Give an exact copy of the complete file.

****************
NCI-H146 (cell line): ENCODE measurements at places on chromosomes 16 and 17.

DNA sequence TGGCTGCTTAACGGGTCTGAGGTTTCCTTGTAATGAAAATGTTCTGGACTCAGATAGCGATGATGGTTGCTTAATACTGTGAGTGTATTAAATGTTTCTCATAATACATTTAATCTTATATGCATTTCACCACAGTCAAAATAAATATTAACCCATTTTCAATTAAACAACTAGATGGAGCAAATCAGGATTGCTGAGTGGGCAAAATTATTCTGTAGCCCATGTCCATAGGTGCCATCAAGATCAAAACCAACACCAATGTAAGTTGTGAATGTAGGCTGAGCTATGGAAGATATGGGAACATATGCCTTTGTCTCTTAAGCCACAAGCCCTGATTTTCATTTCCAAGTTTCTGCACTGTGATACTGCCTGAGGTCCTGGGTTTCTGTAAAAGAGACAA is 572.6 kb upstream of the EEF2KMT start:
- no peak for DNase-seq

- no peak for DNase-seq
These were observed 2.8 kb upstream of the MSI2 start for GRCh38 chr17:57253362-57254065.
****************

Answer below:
NCI-H146 (cell line): ENCODE measurements at places on chromosomes 16 and 17.

DNA sequence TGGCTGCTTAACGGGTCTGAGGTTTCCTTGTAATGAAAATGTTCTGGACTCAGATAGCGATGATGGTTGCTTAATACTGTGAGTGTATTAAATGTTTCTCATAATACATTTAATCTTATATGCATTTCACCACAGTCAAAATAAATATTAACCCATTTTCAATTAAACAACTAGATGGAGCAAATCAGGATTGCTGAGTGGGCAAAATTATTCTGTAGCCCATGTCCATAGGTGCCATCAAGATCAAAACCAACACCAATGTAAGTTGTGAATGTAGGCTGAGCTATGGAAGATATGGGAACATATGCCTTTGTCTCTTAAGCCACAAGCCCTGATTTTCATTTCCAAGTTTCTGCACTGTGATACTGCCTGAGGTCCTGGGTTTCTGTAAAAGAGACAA is 572.6 kb upstream of the EEF2KMT start:
- no peak for DNase-seq

- no peak for DNase-seq
These were observed 2.8 kb upstream of the MSI2 start for GRCh38 chr17:57253362-57254065.